What a difference a week makes. Turns out when there’s true leadership, drama in Ottawa can get cleared up pretty quick.
It was less than a week ago that Canadians watched chaos play out in the streets of Ottawa as protesters rallied — or occupied — the downtown area, voicing and displaying their disagreement of vaccine mandates.
When it started nearly one month ago, little action was taken by authorities and a street party quickly formed. From there, copycat demonstrations were seen across the country. But last weekend, the muscle came in and it was all shutdown.
Last week in this column I commented that it was remarkable to watch the public essentially overtake communities while elected officials and law enforcement watched from the sidelines and did nothing. Their excuse was it was an unprecedented display and they couldn’t prepare for the influx of people descending on the area.
The rebuttal from critics was that Canada Day celebrations happen with a hundred thousand (or two) people practically every year and the city keeps things under control then. Is that a good comparison? I’m not sure. Obviously the two events have a different mood, message and energy.
As sad as it was to see people traumatized by what was happening in their neighbourhoods, there was a morbid fascination to see how it would end. Generally, nobody hoped for violence or destruction but you couldn’t help but wonder what would happen next.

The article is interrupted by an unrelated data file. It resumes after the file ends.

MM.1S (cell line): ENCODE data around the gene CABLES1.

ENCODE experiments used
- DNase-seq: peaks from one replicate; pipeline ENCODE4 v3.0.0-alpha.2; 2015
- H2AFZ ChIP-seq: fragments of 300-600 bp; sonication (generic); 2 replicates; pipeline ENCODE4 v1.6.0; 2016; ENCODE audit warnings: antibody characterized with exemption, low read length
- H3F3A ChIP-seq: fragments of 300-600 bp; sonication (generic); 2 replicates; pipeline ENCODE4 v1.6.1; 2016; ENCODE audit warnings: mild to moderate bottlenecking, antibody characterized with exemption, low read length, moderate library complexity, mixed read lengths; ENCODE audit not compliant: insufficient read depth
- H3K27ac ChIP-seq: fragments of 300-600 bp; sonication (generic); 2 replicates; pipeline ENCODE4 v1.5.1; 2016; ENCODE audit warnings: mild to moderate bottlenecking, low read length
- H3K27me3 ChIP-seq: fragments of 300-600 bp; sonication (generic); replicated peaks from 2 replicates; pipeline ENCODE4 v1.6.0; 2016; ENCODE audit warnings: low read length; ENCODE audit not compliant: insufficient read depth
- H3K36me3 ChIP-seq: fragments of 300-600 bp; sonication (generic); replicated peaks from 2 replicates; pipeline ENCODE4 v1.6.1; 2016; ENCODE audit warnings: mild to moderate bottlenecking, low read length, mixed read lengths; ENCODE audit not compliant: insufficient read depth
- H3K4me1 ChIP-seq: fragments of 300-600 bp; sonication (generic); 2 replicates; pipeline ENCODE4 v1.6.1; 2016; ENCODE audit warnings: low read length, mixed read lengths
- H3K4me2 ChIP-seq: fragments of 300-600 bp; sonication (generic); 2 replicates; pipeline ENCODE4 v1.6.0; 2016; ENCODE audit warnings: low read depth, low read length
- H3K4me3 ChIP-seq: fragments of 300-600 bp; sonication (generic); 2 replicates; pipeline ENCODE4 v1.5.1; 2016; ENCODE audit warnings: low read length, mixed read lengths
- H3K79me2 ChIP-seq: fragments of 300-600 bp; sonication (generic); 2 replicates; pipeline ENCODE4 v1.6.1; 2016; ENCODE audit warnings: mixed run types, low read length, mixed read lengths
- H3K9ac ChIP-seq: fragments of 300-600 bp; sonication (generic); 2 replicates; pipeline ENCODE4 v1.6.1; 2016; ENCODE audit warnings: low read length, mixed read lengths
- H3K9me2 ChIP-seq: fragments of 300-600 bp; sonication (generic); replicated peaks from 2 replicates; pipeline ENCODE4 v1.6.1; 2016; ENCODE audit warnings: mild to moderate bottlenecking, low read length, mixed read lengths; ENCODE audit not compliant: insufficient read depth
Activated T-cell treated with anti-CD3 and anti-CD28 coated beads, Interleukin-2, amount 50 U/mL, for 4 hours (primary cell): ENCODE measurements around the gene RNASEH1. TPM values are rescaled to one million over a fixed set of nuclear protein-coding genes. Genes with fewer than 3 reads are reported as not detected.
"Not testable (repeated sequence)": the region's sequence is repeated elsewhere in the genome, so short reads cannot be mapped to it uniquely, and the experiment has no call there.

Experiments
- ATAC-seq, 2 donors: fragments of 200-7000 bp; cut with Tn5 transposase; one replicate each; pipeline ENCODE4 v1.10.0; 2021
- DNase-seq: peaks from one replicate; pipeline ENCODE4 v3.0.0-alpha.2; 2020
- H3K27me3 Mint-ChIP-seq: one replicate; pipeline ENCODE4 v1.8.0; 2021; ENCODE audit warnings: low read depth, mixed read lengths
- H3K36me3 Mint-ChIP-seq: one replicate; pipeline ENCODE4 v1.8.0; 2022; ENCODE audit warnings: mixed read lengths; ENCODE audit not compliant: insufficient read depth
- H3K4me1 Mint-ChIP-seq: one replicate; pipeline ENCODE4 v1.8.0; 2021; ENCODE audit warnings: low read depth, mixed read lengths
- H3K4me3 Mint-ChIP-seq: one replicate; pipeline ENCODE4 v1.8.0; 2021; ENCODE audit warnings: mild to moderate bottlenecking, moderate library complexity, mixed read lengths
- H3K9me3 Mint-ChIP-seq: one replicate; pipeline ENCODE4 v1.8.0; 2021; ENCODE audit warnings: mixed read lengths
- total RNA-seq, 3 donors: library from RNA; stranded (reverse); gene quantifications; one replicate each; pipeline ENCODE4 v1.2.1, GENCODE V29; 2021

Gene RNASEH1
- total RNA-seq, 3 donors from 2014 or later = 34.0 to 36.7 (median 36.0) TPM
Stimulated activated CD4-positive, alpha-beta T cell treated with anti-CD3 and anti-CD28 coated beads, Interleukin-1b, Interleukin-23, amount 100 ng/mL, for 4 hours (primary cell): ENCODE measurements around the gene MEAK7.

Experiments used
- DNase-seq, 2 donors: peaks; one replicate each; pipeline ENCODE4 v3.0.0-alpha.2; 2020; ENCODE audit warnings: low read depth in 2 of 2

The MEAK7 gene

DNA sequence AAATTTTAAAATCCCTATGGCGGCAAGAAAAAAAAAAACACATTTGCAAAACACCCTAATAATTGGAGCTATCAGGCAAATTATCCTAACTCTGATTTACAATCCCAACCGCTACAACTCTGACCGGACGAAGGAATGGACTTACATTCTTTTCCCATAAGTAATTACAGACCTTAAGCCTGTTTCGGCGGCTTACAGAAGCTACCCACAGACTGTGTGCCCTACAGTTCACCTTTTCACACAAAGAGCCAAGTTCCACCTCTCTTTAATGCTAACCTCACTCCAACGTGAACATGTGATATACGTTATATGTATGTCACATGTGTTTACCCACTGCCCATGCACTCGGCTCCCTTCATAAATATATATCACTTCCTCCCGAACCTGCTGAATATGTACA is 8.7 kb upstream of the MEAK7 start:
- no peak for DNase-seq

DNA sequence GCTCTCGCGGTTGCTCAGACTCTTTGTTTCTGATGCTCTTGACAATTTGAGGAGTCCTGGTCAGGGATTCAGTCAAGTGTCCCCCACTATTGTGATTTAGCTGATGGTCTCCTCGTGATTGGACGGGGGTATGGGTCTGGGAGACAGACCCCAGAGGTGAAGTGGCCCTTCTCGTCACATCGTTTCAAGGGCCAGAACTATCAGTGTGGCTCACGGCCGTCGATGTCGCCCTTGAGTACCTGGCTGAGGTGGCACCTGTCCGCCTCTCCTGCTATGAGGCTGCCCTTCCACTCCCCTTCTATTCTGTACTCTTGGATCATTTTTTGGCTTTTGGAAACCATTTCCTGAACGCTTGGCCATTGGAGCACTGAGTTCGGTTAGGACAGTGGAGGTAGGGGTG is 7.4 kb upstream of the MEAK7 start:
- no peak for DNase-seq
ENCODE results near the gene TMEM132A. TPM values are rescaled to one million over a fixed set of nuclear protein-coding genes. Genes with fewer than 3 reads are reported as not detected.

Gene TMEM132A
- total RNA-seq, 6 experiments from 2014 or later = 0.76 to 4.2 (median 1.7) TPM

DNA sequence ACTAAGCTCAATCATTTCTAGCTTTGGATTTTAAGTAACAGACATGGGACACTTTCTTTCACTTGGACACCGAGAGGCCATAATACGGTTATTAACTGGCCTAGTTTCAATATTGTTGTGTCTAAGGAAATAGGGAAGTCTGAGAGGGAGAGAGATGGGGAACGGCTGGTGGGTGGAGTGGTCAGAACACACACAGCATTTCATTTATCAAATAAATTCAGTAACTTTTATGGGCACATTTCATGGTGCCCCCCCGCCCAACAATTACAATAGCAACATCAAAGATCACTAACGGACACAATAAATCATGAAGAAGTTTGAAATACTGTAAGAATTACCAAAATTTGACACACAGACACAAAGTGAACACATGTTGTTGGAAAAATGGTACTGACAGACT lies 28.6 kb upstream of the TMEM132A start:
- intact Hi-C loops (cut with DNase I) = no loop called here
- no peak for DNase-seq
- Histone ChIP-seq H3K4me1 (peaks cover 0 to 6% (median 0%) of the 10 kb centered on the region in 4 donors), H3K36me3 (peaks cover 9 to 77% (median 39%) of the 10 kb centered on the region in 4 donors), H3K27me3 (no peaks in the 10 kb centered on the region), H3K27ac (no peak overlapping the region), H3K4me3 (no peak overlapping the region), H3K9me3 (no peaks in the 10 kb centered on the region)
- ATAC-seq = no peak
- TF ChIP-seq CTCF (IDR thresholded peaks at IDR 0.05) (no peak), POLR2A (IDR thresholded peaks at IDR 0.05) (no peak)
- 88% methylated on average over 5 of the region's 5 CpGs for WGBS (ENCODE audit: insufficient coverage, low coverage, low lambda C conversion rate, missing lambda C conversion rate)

I think the situation gave both sides (the people and the authorities) a rude awakening. For the people, it showed that in great numbers they have the power to cripple an economy, while authorities realized people aren’t going to take their crap anymore.
Has this revealed that all those hot-aired politicians and iron-fisted police really don’t know how to respond to a crisis? We’ve had two extreme examples in as many years with the response to COVID-19 and people taking control of communities across the country.
Has this set the bar for how the public will respond when government or law enforcement screw up in the future? And, should we, the people, take it to such extremes to be heard and get the message across?